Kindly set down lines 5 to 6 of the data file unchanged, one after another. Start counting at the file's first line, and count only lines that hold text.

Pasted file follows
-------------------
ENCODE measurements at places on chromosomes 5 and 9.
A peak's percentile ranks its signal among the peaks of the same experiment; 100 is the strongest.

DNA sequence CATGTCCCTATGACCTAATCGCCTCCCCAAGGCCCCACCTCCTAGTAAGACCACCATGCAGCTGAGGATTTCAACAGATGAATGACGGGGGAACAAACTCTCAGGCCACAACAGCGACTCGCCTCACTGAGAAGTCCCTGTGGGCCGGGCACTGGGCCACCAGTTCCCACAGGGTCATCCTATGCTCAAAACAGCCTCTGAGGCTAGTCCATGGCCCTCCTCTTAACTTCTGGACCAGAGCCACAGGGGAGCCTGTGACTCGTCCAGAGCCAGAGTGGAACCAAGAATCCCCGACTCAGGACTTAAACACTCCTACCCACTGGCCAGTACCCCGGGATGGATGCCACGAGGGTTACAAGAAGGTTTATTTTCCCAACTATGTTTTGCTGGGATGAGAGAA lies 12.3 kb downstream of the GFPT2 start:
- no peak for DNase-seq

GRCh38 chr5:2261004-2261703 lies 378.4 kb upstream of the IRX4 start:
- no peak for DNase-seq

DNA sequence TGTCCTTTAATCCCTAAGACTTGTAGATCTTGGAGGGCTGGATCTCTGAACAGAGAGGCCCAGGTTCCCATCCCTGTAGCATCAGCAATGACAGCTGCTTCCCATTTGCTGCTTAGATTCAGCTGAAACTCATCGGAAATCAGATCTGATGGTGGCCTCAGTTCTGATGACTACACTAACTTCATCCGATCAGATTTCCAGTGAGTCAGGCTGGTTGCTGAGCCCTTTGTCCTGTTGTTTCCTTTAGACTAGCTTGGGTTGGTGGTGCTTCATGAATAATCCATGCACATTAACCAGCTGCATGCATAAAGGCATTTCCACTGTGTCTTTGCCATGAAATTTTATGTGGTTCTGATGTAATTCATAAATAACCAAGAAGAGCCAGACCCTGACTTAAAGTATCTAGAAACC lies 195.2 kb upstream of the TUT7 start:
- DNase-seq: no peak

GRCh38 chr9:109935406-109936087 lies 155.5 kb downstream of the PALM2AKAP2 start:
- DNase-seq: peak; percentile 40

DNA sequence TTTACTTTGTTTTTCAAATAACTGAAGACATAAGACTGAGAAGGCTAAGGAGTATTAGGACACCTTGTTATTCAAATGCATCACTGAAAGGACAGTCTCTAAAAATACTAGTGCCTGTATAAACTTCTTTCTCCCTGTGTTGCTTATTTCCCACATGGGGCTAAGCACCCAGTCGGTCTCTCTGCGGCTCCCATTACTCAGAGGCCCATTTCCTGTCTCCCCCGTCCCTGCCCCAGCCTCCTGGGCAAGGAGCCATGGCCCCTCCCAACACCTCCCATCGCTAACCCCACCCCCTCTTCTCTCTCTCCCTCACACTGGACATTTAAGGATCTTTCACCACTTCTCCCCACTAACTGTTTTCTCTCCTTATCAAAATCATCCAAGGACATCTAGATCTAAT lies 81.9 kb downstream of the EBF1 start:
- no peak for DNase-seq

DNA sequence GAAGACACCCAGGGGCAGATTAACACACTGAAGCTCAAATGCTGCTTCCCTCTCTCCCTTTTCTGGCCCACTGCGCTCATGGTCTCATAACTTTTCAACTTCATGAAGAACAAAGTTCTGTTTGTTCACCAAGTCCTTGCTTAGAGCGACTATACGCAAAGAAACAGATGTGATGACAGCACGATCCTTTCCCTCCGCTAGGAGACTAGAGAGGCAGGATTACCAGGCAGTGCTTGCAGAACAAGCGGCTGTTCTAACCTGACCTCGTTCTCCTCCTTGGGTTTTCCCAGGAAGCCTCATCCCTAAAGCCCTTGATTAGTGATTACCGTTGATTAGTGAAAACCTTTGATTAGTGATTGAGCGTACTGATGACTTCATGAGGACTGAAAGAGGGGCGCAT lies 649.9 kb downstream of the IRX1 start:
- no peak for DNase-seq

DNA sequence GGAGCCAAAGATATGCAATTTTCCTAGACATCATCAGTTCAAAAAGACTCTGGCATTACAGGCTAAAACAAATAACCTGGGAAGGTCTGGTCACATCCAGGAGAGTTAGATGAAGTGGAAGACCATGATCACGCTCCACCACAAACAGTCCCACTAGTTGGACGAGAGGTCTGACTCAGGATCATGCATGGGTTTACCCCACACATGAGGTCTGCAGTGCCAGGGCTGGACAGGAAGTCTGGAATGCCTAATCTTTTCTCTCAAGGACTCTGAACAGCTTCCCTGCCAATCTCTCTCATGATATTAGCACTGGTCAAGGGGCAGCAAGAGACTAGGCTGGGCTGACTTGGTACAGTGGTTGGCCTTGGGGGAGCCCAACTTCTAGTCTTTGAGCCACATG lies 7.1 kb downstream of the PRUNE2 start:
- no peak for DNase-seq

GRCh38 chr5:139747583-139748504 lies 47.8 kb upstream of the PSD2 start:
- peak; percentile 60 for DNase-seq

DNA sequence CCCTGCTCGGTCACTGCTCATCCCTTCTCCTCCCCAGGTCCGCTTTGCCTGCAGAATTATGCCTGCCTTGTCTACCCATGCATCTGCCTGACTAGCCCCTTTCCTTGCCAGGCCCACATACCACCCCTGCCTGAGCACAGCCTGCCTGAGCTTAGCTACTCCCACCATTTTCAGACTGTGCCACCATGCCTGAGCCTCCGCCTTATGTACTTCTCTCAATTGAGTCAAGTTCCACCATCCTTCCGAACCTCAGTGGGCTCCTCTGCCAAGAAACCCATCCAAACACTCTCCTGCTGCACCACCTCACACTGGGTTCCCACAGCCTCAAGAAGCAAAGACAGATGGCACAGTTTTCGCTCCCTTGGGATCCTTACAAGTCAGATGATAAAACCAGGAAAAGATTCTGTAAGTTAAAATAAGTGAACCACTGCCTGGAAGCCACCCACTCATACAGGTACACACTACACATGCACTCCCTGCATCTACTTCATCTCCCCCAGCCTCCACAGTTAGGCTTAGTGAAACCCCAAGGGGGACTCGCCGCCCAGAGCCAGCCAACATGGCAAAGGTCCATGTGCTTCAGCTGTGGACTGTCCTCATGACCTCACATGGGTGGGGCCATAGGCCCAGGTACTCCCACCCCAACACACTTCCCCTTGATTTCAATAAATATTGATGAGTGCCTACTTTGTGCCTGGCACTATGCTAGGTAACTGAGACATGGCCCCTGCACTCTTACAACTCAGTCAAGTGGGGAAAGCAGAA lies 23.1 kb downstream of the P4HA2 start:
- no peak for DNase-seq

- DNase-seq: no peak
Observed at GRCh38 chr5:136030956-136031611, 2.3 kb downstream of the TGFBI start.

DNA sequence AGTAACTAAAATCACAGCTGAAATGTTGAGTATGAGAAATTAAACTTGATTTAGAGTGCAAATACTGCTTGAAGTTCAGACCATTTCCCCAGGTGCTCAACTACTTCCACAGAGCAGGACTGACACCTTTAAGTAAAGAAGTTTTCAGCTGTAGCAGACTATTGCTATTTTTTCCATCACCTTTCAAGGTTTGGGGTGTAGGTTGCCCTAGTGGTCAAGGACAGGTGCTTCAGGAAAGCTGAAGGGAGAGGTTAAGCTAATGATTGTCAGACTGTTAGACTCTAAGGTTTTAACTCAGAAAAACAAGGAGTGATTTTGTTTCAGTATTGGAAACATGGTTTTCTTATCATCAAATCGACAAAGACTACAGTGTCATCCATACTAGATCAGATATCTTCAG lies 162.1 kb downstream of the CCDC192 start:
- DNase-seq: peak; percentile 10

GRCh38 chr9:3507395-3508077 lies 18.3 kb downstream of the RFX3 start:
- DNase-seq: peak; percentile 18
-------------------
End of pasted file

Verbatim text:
GRCh38 chr5:2261004-2261703 lies 378.4 kb upstream of the IRX4 start:
- no peak for DNase-seq